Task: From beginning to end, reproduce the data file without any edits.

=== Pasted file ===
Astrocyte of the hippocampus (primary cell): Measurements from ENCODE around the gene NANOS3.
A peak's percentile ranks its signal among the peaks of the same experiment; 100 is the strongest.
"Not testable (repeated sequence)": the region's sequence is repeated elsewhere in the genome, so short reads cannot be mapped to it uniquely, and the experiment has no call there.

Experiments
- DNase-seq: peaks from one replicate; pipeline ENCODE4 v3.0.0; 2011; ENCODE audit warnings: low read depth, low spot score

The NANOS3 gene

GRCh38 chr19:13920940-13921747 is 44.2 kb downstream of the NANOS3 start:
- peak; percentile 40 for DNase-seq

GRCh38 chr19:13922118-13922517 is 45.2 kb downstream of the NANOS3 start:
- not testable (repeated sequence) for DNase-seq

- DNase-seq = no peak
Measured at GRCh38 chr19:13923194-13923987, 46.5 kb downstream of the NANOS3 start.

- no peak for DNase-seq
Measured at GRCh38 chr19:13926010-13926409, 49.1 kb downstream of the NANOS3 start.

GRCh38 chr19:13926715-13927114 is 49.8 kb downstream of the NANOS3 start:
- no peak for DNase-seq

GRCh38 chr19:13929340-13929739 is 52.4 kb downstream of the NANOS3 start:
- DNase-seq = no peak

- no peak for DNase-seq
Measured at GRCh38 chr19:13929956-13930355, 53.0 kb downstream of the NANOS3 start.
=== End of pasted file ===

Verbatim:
Astrocyte of the hippocampus (primary cell): Measurements from ENCODE around the gene NANOS3.
A peak's percentile ranks its signal among the peaks of the same experiment; 100 is the strongest.
"Not testable (repeated sequence)": the region's sequence is repeated elsewhere in the genome, so short reads cannot be mapped to it uniquely, and the experiment has no call there.

Experiments
- DNase-seq: peaks from one replicate; pipeline ENCODE4 v3.0.0; 2011; ENCODE audit warnings: low read depth, low spot score

The NANOS3 gene

GRCh38 chr19:13920940-13921747 is 44.2 kb downstream of the NANOS3 start:
- peak; percentile 40 for DNase-seq

GRCh38 chr19:13922118-13922517 is 45.2 kb downstream of the NANOS3 start:
- not testable (repeated sequence) for DNase-seq

- DNase-seq = no peak
Measured at GRCh38 chr19:13923194-13923987, 46.5 kb downstream of the NANOS3 start.

- no peak for DNase-seq
Measured at GRCh38 chr19:13926010-13926409, 49.1 kb downstream of the NANOS3 start.

GRCh38 chr19:13926715-13927114 is 49.8 kb downstream of the NANOS3 start:
- no peak for DNase-seq

GRCh38 chr19:13929340-13929739 is 52.4 kb downstream of the NANOS3 start:
- DNase-seq = no peak

- no peak for DNase-seq
Measured at GRCh38 chr19:13929956-13930355, 53.0 kb downstream of the NANOS3 start.